Dodgers, Kenley Jansen enter offseason with uncertainty

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Los Angeles, CA - October 21: Los Angeles Dodgers relief pitcher Kenley Jansen delivers a pitch during the ninth inning in game five in the 2021 National League Championship Series against the Atlanta Braves at Dodger Stadium on Thursday, Oct. 21, 2021 in Los Angeles, CA. (Robert Gauthier / Los Angeles Times)
Dodgers relief pitcher Kenley Jansen delivers a pitch during the ninth inning in Game 5 of the NLCS against the Atlanta Braves at Dodger Stadium on Thursday. (Robert Gauthier / Los Angeles Times)

Kenley Jansen’s 2019 season ended with the Dodgers closer standing on the bullpen mound, baseball in hand, while Joe Kelly gave up a 10th-inning grand slam to Howie Kendrick in Game 5 of the National League Division Series against the Washington Nationals.

His 2020 season ended with Jansen wearing a hooded sweatshirt and watching from the bullpen as Julio Urias nailed down the final seven outs of a World Series-clinching win over Tampa Bay.

Jansen’s 2021 season came to a bitter end on Saturday night when the Dodgers, two wins shy of the World Series, were eliminated from the playoffs in a 4-2 loss to the Atlanta Braves in Game 6 of National League Championship Series at Truist Park.

Unlike Octobers past, when Jansen’s struggles led to the team and its fans losing faith in him, the franchise’s all-time saves leader didn’t leave any messy fingerprints on this postseason, or regular season, for that matter.

The 34-year-old right-hander went 4-4 with a 2.22 ERA and 38 saves in 43 opportunities this season, striking out 86 and walking 36 in 69 innings, his only blemish a three-appearance stretch after the All-Star break in which he suffered three blown saves, two losses and gave up eight runs and nine hits in two innings.

Jansen was almost untouchable in the playoffs, giving up three hits in seven scoreless innings and striking out 14 of the 25 batters he faced.

But as he walked off the mound after a scoreless eighth inning Saturday night, Jansen headed into a winter of uncertainty. His five-year, $80-million contract has expired, and he will be a free agent at the end of the World Series between the Houston Astros and Braves.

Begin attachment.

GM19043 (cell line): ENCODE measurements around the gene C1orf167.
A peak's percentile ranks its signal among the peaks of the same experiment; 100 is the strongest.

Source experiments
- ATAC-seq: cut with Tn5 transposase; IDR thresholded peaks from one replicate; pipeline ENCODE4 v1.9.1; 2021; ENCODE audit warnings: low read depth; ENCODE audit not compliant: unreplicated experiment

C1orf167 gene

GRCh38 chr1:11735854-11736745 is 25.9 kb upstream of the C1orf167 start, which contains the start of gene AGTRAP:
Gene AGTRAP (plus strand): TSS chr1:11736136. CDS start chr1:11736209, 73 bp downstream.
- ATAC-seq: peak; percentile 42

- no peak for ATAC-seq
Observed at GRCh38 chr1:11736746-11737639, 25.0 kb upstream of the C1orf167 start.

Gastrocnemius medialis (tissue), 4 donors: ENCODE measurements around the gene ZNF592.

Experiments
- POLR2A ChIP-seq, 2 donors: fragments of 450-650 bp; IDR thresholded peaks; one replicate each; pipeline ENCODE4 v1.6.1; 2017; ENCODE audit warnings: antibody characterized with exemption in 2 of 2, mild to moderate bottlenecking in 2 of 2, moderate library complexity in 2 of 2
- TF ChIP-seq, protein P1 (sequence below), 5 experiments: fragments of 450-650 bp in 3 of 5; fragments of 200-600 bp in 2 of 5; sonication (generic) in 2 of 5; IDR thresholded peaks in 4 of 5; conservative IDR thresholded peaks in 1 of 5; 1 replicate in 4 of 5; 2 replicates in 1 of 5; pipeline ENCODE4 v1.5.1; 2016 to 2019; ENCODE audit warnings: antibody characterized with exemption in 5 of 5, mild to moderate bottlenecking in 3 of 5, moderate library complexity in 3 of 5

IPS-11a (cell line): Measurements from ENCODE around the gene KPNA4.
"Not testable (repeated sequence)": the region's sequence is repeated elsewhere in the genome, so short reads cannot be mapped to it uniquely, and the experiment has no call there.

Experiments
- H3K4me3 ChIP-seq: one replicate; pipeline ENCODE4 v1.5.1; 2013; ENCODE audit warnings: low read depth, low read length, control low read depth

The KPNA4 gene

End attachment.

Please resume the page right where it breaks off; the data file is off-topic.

“It’s not in my hands,” Jansen, a 12-year veteran, said after the game, when asked if he’d return to the Dodgers if he could. “I gotta thank God for the great opportunity I had here as a Dodger. I’m thankful to be here for all these years.

“This is the only team I know. They believed in me when I was 17 years old as a catcher. And then they made me a pitcher and believed in me as a pitcher. And here I am now. It happened fast. I enjoyed this journey. And I’ll always say, whatever happens, I’ll always be a Dodger.”

There seemed to be a slim-to-none chance of the Dodgers re-signing Jansen after he went 9-9 with a 3.34 ERA from 2018-20, the 6-foot-5, 265-pounder’s inability to maintain his mechanics producing a wild variance in the velocity and command of his trademark cut-fastball — and his results.

One Los Angeles Times columnist even predicted during spring training in March that Jansen would suffer another late-season meltdown and lose his closer’s job by October.

But this season — and especially this month — has been an entirely different story for Jansen, whose resurgence and ability to adapt and evolve after three shaky seasons not only solidified his role as closer but could increase his chances of continuing his career in Los Angeles.

Jansen wasn’t the reason the 106-win Dodgers got bounced from the playoffs. He was one of the main reasons they got as far as they did.

“This postseason, he’s been as good as I’ve ever seen him, and he’s been dominant in the past,” said veteran left-hander pitcher Clayton Kershaw, a Dodgers teammate of Jansen since 2010 and another of the club’s many high-profile free agents this winter. “He’s been huge for us.”